Temporary or permanent wetlands, including ponds, lakes, ditches, and slow-moving rivers.Back to top
Aquatic insects, small fish, and tadpoles.Back to top
A pile of decaying vegetation anchored to plants in shallow water.
|Clutch Size:||3-7 eggs|
|Egg Description:||Whitish, or pale blue or green.|
|Condition at Hatching:||Covered with black-and-white down. Within 20 minutes after hatching, young Least Grebes can climb on their mother's backs; within 40 minutes, they can cling to their mother when she dives.|
Picks prey from water's surface; also dives to pluck food from the bottom, or emerges from under water to snap at flying insects above surface.Back to top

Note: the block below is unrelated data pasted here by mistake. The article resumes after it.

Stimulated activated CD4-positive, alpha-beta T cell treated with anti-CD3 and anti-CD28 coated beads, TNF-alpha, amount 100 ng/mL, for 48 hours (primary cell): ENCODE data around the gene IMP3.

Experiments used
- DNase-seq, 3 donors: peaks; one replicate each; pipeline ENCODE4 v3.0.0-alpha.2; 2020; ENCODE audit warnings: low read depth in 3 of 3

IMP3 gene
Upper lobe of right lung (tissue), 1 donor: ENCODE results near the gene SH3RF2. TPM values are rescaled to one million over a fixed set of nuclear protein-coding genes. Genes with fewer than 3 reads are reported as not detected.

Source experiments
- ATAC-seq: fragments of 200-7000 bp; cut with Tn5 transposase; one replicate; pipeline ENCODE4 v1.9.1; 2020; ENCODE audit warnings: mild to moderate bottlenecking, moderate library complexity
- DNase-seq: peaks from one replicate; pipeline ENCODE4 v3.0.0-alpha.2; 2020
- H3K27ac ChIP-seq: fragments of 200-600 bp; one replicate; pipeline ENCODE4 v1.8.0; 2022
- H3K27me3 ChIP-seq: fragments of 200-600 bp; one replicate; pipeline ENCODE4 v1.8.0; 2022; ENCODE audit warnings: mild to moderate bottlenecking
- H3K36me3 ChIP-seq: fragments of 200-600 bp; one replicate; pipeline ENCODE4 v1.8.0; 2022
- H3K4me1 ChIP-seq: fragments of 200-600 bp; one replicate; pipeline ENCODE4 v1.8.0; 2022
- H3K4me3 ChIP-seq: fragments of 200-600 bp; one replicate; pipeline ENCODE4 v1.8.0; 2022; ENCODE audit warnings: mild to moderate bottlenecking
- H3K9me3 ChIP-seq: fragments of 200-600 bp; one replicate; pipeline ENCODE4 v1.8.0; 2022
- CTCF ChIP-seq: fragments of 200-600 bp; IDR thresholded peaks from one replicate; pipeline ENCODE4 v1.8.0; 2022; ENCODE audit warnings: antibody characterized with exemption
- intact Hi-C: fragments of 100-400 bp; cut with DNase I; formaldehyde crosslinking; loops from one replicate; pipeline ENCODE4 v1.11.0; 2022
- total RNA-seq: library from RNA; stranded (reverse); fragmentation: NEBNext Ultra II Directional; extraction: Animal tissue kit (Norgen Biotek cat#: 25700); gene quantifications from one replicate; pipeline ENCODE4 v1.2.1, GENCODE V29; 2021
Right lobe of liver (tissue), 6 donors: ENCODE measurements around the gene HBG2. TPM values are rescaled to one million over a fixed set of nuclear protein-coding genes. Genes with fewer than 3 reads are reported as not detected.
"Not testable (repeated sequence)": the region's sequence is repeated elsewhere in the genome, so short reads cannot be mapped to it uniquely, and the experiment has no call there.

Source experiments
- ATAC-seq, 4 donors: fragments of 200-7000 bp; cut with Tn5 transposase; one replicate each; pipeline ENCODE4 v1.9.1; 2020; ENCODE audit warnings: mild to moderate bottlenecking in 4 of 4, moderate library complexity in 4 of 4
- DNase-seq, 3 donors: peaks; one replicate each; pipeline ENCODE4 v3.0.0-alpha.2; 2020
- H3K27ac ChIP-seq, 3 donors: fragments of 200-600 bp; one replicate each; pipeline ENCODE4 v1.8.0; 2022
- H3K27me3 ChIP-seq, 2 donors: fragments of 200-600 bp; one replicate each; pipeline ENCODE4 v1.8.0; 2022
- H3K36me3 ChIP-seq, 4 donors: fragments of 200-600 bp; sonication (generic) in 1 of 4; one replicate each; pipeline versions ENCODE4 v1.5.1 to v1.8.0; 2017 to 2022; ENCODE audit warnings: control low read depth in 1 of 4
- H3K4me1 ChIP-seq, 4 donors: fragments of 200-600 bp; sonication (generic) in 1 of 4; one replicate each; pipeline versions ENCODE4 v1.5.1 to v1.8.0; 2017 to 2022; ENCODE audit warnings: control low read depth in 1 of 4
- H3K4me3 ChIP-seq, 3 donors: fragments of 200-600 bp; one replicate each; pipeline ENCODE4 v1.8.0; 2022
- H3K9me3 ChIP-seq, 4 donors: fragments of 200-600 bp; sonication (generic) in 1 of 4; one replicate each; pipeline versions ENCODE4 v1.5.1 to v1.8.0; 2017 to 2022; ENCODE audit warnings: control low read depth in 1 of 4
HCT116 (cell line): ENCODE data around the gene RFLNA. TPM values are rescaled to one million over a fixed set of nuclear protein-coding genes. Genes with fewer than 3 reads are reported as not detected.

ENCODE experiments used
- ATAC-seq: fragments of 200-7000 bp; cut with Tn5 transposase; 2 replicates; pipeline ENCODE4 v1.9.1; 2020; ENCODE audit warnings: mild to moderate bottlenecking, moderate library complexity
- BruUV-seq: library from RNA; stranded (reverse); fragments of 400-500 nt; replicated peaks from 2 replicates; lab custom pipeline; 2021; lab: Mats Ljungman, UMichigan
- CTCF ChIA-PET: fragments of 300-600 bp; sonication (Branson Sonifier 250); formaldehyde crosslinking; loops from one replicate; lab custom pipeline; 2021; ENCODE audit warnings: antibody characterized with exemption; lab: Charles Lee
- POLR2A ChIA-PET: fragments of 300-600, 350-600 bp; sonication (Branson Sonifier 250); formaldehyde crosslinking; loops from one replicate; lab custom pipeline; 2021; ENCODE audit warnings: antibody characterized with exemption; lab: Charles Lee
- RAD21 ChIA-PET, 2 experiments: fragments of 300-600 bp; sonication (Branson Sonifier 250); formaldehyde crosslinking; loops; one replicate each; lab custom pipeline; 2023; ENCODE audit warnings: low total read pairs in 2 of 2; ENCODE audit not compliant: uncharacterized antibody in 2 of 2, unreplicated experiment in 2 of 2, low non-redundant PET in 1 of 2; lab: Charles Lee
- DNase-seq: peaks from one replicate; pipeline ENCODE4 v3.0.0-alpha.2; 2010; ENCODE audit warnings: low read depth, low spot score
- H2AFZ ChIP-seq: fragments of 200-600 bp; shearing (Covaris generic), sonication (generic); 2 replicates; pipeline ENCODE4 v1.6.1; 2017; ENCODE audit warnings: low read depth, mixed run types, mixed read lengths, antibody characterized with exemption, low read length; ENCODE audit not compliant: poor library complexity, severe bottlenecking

There is little information on Least Grebe population numbers and trends. The species rates a 10 out of 20 on the Continental Concern Score and is not on the 2016 State of North America's Birds Watch List. However, the North American Waterbird Conservation Plan lists it as a Species of High Concern. Least Grebe is hunted across much of its range. Back to top
Kushlan, J. A., M. J. Steinkamp, K. C. Parsons, J. Capp, M. A. Cruz, M. Coulter, I. Davidson, L. Dickson, N. Edelson, R. Elliott, R. M. Erwin, S. Hatch, S. Kress, R. Milko, S. Miller, K. Mills, R. Paul, R. Phillips, J. E. Saliva, W. Sydeman, J. Trapp, J. Wheeler and K. Wohl (2002). Waterbird conservation for the Americas: The North American waterbird conservation plan, version 1. Washington, DC, USA.
Sibley, D. A. (2014). The Sibley guide to birds, second edition. Alfred A. Knopf, New York, USA.
Storer, Robert W. 2011. Least Grebe (Tachybaptus dominicus), version 2.0. In The Birds of North America (P. G. Rodewald, editor). Cornell Lab of Ornithology, Ithaca, New York, USA.